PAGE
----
We have all met folks that are just amazingly happy, and others that are downright unhappy regarding who and where they are. Almost 7 months back, I was talking to a person, and he was ecstatic with where he was in his life. The positive vibes that danced in his eyes were infectious. Something clicked in my mind, and I started to take note of people I meet and myself to how happy they are. I decided to find that “Happiness Quotient” for (most of) us.

I have many ideas that are directly borrowed from my life – both personal and professional. Now that I feel is a very one sided story (mine), so I am reaching out to all of you.

I have put together a set of questions for you that will take 5-10 minutes of your time.  I will not ask you name, gender, your address, or even your email. What I do ask is if you are happy or unhappy. What makes you happy or unhappy. I have some optional introspective questions to see how well you know yourself – share why does a thing or a person makes you feel – do you flutter your eyes or do those red horns come out.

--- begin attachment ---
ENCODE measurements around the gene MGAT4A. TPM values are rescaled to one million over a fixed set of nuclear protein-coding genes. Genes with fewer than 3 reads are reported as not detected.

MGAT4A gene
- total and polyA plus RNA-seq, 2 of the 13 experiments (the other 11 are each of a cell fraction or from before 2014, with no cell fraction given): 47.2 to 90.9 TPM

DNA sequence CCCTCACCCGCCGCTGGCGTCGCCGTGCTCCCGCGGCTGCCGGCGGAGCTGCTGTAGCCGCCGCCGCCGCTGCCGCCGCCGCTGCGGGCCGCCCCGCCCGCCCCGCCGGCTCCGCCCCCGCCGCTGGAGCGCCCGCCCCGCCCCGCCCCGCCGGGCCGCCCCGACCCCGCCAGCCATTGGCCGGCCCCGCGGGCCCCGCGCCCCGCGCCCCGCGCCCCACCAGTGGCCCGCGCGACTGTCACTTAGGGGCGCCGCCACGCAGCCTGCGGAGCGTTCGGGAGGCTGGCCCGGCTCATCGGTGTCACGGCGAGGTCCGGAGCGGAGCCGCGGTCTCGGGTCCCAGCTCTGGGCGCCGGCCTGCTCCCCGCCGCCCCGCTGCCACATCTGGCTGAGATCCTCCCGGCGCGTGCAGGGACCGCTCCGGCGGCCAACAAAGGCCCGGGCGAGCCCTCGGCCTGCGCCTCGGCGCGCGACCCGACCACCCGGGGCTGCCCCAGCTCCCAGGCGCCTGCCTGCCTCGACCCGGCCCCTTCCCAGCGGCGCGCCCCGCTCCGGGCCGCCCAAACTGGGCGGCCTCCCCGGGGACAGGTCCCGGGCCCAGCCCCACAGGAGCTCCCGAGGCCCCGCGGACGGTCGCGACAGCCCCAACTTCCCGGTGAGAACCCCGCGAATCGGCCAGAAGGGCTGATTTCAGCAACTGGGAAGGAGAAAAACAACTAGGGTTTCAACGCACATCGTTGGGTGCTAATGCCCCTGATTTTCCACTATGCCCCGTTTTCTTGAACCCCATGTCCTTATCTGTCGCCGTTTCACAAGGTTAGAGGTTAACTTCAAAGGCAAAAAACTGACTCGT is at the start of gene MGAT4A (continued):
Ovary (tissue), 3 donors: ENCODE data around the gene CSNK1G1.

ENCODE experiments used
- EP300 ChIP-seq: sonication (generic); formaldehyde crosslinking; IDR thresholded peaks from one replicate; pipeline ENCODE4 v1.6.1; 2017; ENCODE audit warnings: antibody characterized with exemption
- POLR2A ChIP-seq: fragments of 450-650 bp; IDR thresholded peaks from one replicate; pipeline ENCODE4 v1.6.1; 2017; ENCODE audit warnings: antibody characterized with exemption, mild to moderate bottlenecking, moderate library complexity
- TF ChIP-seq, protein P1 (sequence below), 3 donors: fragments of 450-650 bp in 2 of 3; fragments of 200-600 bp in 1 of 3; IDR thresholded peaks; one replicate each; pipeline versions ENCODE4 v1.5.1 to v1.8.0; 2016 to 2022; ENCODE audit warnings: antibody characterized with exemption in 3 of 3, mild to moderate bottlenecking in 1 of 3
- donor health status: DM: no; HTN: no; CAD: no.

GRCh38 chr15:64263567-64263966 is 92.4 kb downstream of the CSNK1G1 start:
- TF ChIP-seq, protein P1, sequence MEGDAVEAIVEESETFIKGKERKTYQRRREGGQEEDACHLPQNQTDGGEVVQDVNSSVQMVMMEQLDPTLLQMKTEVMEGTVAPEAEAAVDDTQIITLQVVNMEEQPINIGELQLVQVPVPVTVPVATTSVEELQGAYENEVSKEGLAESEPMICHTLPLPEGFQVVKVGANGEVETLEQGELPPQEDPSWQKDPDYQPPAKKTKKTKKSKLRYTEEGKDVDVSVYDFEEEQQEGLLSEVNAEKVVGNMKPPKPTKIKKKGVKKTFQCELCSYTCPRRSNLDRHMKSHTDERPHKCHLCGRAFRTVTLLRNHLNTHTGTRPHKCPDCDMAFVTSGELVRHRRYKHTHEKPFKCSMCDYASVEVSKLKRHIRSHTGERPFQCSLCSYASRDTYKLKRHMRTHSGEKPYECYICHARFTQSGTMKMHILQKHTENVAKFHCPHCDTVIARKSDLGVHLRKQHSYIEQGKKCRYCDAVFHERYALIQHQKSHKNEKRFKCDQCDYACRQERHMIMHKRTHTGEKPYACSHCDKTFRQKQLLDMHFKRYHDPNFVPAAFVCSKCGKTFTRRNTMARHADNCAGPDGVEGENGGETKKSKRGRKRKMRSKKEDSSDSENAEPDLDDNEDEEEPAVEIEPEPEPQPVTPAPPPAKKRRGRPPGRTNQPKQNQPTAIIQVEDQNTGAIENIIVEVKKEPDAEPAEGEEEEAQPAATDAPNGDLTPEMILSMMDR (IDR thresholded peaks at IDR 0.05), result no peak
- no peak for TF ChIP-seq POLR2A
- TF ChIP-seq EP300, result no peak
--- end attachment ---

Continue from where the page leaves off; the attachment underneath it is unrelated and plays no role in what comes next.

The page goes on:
At the end of the survey, there is an option to provide me your email. If you do not provide your email, your response may be used anonymously. (Yes, I will make no attempts to find out who you are). If you want your responses to be used with your first name in the final article, then you can provide your email. I may have to contact you to get more details, and I will confirm that you are allowing us to use your name if we find your answers are fit.

So click away people.

http://www.surveymonkey.com/s/BYGHQ37

PS. A lot of folks have mentioned that the questions are very vague. I have made them vague.
You can answer quickly or you can think a bit more.

Enjoy Fuzziness …